Researchers have issued a warning that regulations in the Paris Agreement will not be enough to stop the collapse of Icelandic and Antarctic ice sheets.
Under the Paris Agreement, established in 2015, the countries agreed to limit global warming to less than 2degC than pre-industrial levels.
But a new report from Victoria University and Université Libre de Bruxelles published in Nature Climate change found that both islets can have tip points at or slightly above 1.5-2degC threshold.
Victoria University of Wellington's Professor Tim Naish says the report is "extremely current considering the latest version of the IPCC's special report on global warming of 1.5 degrees, and especially given that we are close to 1.5 degrees."
"Without any degree of direct carbon dioxide recovery from the atmosphere, it is unlikely we will avoid it," he says.
Should the ice collapse, the report says that it could lead to irreversible loss of mass and drainage basins. The effects of rising sea levels would be disastrous for New Zealand.
New Zealand's commitment under the Paris agreement is to reduce emissions by 30 percent during 2005 levels by 2030. It was revealed last year that the cost of the New Zealand economy to meet the Paris Agreement's target will be $ 1.4 billion each year in a decade.
"We are very close to trigger irreversible change in the Earth's polarized coat," says Otago University Professor Christine Hulbe, commenting on the new report.
"The threshold for irreversible ice loss in both Greenland and Antarctica is somewhere between 1.5 and 2degC global warming. We are already a little more than 1degC warming.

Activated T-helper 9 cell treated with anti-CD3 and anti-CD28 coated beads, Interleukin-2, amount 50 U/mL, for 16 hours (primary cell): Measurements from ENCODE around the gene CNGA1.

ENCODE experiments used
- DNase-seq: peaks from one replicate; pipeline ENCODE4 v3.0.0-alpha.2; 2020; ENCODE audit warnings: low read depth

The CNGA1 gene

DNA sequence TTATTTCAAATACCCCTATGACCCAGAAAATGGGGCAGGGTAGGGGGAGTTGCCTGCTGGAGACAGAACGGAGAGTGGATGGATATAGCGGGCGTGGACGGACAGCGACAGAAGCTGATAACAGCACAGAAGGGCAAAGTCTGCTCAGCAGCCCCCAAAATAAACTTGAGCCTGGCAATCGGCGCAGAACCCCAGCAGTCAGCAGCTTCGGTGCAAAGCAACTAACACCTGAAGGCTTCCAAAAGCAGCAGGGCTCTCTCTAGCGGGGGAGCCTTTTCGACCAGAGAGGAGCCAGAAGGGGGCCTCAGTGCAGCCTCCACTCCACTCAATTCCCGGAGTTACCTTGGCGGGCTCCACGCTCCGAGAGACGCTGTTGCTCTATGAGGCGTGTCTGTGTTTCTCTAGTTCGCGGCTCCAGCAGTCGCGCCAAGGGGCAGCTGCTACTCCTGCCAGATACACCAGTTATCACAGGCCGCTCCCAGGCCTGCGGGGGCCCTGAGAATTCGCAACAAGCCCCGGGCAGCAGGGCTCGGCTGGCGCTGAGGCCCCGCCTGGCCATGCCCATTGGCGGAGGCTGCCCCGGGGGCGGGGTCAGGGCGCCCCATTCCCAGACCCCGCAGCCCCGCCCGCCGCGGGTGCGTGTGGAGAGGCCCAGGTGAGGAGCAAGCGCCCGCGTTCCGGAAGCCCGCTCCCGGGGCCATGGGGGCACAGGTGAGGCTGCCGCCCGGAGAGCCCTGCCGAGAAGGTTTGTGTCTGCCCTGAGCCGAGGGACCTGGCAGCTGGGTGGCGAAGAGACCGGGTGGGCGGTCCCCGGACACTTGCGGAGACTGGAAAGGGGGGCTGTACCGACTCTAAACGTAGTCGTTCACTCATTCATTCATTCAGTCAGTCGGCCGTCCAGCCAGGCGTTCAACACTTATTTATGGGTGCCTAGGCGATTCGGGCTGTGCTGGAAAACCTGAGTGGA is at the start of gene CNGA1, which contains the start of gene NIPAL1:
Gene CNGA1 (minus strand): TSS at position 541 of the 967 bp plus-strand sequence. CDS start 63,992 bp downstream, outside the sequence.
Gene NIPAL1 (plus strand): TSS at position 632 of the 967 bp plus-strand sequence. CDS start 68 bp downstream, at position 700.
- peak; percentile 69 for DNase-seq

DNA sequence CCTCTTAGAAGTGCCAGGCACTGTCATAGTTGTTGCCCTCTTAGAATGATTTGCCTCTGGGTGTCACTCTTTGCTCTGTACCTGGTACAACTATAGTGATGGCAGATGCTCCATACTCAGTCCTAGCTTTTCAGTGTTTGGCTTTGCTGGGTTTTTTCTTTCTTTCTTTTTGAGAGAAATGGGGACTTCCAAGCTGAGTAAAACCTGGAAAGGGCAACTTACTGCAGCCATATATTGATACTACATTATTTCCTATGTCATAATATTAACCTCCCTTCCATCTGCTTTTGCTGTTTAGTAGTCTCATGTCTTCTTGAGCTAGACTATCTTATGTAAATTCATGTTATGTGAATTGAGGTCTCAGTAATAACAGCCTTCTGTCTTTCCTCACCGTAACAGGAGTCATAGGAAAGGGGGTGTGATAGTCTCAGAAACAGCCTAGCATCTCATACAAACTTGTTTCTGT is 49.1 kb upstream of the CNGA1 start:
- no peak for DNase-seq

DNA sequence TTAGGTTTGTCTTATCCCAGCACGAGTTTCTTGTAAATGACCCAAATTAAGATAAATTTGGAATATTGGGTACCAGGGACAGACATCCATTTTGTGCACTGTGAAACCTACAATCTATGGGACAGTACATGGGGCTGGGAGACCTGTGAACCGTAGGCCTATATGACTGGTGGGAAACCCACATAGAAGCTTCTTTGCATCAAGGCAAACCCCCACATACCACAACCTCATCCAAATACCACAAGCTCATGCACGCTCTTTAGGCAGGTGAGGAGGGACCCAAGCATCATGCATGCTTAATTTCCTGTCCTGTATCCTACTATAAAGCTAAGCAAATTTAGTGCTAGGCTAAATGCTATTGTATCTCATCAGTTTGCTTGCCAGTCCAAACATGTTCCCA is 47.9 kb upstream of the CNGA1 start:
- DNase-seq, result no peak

"Even though we meet the Paris goals and keep warming in control, we are still engaged in continued ice loss in the 21st century, and thus the sea level rise continued."
Victoria University of Wellington Rob McKay finds that melting differs between the hemisphere, with melting of greenland controlled by atmospheric heating and Antarctica through oceanic heating.
But the temperature limit for reaching these tip points in both regions is between 1.5 and 2 ° C, "he said, which" suggests that even if we meet the climate agreement goals in Paris, we will be extremely close to the point that we will not return for a quick getaway.
"Although this melting will play over hundreds of thousands of years, it appears from this work that the more we exceed the 1.5degC target, the faster this accelerated melting of the ice will be."
The researchers concluded that acute research is required on the subject to better improve future forecasts.